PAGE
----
how to put a drain valve on air compressor
Hi Bill, i've got a compressor that doesn't have a drain, can you please give me some advice how i could add a drain valve on my compressor? Thanks
RF, it is odd to have a compressor tank without a drain, as every time a compressor runs, it's pumping water into the tank too.
Assuming it is a bona fide air tank that you have, then the route I use would be, with the tank empty of air completely of course...
- acquire the tank drain
- drill a 1/4-3/8" hole into the tank at the lowest spot on the tank
- figure out what the male thread size is on the drain
- weld a nut of the appropriate size to the exterior of the tank, over the hole (the weld must be pressure resistant up to the tank burst pressure - not a job for an amateur
- thread the drain into the nut thread using an appropriate sealant
Or, get a compressor tank that is already so equipped (you can buy used compressors pretty cheaply) and relocated your pump to the new tank.
Does a compressor tank need more than one port?
I have a compressor with a 20 gallon tank that has developed a pin hole leak and needs to be replaced. I have a replacement tank available which has a more than adequate rating (removed from a Natural Gas Vehicle conversion so rated greater than 1000 psi).
This tank however has only one port instead of the two ports on my existing tank. One port is used for compressed air in from the 'head' and the second is for compressed air out to the regulator, filter, etc. (Actually there are three if you include the drain port).
My question is, if I use this tank by teeing it into a line connected directly between the compressor head and the regulator, will it operate OK or will there be losses that will decrease the overall cfm rating? The tank would be installed 'inverted' so the port would be facing down and a 'drop pipe' installed directly below the port with an automatic drain.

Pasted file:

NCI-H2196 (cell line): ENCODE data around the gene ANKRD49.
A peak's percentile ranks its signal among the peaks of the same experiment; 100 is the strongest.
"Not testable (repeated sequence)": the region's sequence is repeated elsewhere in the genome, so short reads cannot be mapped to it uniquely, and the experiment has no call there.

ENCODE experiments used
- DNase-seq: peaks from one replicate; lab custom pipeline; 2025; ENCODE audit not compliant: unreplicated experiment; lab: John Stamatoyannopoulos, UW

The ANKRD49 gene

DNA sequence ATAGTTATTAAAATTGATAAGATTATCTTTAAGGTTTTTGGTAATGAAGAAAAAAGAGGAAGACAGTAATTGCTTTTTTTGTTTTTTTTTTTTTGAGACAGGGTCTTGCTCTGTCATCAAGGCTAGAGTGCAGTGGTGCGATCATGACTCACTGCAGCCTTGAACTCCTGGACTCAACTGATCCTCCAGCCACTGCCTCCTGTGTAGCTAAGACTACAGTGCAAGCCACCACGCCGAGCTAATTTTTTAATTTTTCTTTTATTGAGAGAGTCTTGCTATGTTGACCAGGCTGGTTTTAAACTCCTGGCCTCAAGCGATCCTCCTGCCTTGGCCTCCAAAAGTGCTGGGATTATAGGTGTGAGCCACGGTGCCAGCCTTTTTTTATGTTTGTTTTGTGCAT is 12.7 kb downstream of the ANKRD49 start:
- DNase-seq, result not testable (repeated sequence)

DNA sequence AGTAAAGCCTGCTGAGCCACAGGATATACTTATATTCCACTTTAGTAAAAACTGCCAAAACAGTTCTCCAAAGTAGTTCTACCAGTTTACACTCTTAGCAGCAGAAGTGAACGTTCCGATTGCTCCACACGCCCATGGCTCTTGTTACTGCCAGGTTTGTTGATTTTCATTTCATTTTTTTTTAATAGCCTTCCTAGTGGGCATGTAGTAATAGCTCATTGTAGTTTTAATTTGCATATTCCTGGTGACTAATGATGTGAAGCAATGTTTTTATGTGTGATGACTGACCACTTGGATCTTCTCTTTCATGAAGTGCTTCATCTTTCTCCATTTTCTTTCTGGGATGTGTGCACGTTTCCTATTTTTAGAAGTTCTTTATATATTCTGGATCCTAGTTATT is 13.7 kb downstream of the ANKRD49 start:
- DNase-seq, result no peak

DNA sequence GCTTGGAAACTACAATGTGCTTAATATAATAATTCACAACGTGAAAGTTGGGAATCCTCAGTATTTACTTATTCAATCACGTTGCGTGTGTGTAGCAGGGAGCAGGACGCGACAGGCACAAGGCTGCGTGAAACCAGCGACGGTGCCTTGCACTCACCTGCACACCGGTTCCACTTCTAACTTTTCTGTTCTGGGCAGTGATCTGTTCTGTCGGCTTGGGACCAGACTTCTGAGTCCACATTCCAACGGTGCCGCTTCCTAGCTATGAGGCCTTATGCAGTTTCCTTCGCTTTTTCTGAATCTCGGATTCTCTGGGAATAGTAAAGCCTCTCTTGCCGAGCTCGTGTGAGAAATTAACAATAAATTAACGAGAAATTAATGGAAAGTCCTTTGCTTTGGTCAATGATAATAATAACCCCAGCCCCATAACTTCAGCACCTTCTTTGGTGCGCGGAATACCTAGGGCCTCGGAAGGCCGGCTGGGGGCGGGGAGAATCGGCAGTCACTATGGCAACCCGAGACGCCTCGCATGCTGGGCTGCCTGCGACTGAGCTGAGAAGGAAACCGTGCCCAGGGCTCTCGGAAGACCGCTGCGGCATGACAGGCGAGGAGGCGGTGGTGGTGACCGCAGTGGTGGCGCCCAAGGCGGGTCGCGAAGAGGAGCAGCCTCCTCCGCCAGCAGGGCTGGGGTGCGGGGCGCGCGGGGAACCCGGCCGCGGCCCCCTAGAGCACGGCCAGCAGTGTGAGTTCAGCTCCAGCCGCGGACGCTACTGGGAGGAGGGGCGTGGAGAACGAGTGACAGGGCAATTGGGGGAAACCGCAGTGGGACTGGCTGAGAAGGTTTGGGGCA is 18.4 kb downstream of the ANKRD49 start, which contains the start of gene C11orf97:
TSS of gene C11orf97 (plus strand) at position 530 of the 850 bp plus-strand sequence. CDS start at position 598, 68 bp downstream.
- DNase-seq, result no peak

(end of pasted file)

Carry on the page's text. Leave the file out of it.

All new units I see at Home Depot and the auto supply stores all have separate connections to the tank for 'inlet' and 'outlet' air so I assume there must be a good reason.
Let's look at what the ports do.
One port, as you point out, is for the drain on the bottom of the tank, and this port is very important. You need to drain the tank regularly to help eliminate rust, and to help stop compressor generated water from flowing down your air line. Since the drain port is on the bottom of the tank, and outlets are on the top, free water generated would tend to stay in the bottom of the tank until it was drained.
Port two is the inlet port from the compressor head into the tank. This line is checked, meaning that the air only flows one way, from the compressor itself and into the tank. The air cannot flow back up to the compressor head, and once the compressor unloads, no air pressure can build up on the piston(s) head from the tank to prevent start up.
Port three is the discharge port, leading to (preferably) a filter, then a regulator so that you can modulate the downstream air pressure to your needs.
Now, let's combine the ports.
When the compressor pressure switch calls the compressor to start, air would flow down the line from the compressor, past the check valve, and into the tank. At the same time compressed air would flow into the air line leading to your FR & L, and to your application.